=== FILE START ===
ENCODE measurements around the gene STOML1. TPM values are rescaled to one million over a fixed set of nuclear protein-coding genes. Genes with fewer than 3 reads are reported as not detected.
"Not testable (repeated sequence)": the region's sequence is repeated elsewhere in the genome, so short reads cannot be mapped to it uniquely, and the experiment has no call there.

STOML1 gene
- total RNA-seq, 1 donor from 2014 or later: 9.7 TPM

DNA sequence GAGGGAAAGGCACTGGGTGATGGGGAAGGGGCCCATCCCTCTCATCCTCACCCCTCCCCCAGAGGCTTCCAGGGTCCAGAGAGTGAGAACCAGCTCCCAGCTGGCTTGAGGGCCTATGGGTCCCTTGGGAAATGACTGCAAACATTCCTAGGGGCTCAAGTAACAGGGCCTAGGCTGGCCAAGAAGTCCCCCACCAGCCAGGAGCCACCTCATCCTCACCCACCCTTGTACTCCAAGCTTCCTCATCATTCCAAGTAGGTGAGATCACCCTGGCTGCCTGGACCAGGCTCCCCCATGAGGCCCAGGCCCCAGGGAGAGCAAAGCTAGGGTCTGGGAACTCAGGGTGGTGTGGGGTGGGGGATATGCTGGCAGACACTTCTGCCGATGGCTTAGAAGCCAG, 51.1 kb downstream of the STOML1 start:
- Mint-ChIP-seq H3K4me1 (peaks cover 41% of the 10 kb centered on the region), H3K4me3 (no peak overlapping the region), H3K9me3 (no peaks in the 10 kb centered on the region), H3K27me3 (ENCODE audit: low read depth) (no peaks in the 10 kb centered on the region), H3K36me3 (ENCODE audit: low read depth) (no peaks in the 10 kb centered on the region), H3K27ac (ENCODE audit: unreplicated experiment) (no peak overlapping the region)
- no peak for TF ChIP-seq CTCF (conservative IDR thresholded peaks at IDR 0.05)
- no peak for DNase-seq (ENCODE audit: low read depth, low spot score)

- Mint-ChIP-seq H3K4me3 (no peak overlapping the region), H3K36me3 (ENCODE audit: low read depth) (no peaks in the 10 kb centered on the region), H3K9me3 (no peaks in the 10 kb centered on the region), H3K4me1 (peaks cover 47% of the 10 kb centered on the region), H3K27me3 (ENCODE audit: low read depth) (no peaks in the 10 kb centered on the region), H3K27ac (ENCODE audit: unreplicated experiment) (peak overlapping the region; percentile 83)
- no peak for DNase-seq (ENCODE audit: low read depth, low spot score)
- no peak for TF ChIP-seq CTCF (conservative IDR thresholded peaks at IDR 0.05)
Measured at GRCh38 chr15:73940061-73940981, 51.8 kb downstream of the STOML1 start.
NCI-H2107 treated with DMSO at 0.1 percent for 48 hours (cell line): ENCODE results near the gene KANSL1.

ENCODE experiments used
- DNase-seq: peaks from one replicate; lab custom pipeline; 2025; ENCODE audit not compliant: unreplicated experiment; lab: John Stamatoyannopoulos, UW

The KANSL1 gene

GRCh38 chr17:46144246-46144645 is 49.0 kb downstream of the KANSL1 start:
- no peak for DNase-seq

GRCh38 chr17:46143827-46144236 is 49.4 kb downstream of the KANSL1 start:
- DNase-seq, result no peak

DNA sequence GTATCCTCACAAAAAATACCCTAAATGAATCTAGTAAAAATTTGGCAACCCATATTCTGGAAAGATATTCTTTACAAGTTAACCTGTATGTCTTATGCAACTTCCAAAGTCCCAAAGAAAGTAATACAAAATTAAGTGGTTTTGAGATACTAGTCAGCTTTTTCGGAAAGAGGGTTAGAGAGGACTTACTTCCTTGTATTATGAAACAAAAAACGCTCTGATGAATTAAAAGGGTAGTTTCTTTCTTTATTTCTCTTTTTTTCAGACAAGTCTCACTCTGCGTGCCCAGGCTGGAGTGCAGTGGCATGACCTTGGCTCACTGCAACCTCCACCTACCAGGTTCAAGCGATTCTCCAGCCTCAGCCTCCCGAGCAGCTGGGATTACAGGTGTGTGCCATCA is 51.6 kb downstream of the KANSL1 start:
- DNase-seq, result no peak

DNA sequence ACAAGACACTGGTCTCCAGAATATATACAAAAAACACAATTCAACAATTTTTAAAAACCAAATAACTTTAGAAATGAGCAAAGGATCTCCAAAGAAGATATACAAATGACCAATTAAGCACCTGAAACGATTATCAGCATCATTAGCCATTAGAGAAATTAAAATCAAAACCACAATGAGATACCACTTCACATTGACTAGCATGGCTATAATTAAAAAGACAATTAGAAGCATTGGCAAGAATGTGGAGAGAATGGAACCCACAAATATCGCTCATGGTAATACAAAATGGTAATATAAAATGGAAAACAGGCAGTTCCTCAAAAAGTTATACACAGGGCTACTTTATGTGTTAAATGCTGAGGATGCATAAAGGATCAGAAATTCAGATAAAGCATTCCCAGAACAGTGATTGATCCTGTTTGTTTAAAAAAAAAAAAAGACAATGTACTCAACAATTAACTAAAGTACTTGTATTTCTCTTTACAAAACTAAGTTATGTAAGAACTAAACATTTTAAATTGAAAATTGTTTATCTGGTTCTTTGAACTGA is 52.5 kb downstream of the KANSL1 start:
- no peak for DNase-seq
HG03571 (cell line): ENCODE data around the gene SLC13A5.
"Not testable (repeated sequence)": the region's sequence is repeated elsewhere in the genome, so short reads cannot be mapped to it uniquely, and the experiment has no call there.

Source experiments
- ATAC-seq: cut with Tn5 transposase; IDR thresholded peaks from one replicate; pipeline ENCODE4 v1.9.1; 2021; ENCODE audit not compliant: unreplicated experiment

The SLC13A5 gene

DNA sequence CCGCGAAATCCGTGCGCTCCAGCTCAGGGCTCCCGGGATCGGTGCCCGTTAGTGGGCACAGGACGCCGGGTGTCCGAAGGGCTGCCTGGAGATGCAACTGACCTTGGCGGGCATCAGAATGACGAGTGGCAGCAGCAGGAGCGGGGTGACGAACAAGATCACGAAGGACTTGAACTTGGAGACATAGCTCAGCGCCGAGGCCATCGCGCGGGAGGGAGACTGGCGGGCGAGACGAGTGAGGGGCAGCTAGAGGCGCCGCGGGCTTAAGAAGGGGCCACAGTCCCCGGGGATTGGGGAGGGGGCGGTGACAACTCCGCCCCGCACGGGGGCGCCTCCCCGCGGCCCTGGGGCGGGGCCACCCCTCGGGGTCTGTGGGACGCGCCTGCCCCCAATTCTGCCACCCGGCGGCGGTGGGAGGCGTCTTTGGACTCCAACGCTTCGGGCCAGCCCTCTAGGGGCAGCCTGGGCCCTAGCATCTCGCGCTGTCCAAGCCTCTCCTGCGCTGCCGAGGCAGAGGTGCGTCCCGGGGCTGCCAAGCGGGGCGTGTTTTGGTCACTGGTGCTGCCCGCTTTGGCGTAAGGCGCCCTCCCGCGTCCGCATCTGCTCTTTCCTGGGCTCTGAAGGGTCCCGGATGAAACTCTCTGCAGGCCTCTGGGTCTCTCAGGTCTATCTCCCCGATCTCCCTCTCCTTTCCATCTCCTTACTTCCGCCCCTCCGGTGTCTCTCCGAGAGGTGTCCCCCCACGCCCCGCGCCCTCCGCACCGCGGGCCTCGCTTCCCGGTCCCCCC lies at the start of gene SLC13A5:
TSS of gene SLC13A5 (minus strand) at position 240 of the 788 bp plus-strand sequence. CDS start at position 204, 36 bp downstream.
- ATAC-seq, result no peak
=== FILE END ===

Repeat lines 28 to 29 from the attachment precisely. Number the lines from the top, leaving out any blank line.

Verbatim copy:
- ATAC-seq: cut with Tn5 transposase; IDR thresholded peaks from one replicate; pipeline ENCODE4 v1.9.1; 2021; ENCODE audit not compliant: unreplicated experiment

The SLC13A5 gene